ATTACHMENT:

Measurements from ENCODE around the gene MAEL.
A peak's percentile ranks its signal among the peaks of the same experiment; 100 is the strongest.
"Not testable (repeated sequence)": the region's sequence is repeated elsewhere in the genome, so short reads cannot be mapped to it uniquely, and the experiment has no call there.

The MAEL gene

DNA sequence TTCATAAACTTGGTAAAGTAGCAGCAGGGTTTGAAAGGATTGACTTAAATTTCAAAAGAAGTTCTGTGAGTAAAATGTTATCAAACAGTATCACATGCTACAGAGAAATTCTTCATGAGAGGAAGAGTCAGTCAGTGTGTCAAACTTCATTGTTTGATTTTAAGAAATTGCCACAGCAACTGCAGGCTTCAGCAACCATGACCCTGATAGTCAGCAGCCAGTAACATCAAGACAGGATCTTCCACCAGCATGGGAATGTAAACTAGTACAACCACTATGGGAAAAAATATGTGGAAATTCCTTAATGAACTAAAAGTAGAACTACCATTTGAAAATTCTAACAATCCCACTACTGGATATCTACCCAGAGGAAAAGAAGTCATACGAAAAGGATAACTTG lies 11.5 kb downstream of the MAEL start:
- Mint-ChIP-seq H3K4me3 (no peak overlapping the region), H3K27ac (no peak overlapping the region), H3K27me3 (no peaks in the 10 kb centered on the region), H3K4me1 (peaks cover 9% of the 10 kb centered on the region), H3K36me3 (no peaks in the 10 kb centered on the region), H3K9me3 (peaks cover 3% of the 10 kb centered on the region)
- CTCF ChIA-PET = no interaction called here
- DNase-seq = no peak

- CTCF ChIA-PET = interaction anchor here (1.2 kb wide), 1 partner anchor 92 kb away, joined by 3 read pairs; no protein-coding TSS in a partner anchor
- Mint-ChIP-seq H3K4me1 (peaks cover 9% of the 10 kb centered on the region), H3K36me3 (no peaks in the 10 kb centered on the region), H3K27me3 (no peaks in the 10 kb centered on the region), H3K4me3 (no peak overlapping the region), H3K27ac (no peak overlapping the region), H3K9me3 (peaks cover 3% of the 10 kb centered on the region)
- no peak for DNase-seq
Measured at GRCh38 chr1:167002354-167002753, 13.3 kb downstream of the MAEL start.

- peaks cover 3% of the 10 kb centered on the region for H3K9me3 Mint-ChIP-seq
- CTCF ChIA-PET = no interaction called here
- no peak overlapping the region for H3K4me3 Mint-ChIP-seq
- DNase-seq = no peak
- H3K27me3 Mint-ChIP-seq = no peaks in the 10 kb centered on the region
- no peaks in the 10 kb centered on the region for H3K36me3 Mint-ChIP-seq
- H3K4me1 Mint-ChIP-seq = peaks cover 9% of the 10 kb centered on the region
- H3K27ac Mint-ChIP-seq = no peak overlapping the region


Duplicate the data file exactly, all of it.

Measurements from ENCODE around the gene MAEL.
A peak's percentile ranks its signal among the peaks of the same experiment; 100 is the strongest.
"Not testable (repeated sequence)": the region's sequence is repeated elsewhere in the genome, so short reads cannot be mapped to it uniquely, and the experiment has no call there.

The MAEL gene

DNA sequence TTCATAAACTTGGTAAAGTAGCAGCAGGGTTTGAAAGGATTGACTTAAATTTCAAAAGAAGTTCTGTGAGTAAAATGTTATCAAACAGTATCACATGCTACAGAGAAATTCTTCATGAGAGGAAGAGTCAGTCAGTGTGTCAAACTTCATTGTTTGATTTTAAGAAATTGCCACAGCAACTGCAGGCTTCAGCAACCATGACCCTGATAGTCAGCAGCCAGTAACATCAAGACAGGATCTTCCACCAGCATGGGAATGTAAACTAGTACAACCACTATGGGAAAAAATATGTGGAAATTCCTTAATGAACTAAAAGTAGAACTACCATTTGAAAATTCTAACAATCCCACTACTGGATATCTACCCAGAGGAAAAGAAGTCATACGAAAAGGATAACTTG lies 11.5 kb downstream of the MAEL start:
- Mint-ChIP-seq H3K4me3 (no peak overlapping the region), H3K27ac (no peak overlapping the region), H3K27me3 (no peaks in the 10 kb centered on the region), H3K4me1 (peaks cover 9% of the 10 kb centered on the region), H3K36me3 (no peaks in the 10 kb centered on the region), H3K9me3 (peaks cover 3% of the 10 kb centered on the region)
- CTCF ChIA-PET = no interaction called here
- DNase-seq = no peak

- CTCF ChIA-PET = interaction anchor here (1.2 kb wide), 1 partner anchor 92 kb away, joined by 3 read pairs; no protein-coding TSS in a partner anchor
- Mint-ChIP-seq H3K4me1 (peaks cover 9% of the 10 kb centered on the region), H3K36me3 (no peaks in the 10 kb centered on the region), H3K27me3 (no peaks in the 10 kb centered on the region), H3K4me3 (no peak overlapping the region), H3K27ac (no peak overlapping the region), H3K9me3 (peaks cover 3% of the 10 kb centered on the region)
- no peak for DNase-seq
Measured at GRCh38 chr1:167002354-167002753, 13.3 kb downstream of the MAEL start.

- peaks cover 3% of the 10 kb centered on the region for H3K9me3 Mint-ChIP-seq
- CTCF ChIA-PET = no interaction called here
- no peak overlapping the region for H3K4me3 Mint-ChIP-seq
- DNase-seq = no peak
- H3K27me3 Mint-ChIP-seq = no peaks in the 10 kb centered on the region
- no peaks in the 10 kb centered on the region for H3K36me3 Mint-ChIP-seq
- H3K4me1 Mint-ChIP-seq = peaks cover 9% of the 10 kb centered on the region
- H3K27ac Mint-ChIP-seq = no peak overlapping the region